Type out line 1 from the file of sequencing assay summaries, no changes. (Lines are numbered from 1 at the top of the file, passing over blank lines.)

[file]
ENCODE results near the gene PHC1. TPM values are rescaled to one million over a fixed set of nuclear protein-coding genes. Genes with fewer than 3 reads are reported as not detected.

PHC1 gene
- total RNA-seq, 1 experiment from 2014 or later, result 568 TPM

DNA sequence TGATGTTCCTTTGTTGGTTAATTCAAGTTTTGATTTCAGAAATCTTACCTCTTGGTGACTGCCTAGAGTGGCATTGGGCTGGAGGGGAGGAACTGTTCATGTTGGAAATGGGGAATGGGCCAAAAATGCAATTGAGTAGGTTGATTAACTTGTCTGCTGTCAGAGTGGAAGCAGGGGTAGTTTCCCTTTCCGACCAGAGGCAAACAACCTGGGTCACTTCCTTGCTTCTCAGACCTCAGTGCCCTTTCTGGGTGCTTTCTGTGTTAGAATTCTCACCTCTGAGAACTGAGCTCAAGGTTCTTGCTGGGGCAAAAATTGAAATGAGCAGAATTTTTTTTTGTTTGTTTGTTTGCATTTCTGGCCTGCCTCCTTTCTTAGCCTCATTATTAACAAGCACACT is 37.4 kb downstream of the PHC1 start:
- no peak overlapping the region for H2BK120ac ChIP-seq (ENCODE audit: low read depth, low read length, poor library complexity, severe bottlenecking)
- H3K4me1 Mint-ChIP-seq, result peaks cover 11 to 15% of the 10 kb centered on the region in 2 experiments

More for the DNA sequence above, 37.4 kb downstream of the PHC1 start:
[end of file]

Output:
ENCODE results near the gene PHC1. TPM values are rescaled to one million over a fixed set of nuclear protein-coding genes. Genes with fewer than 3 reads are reported as not detected.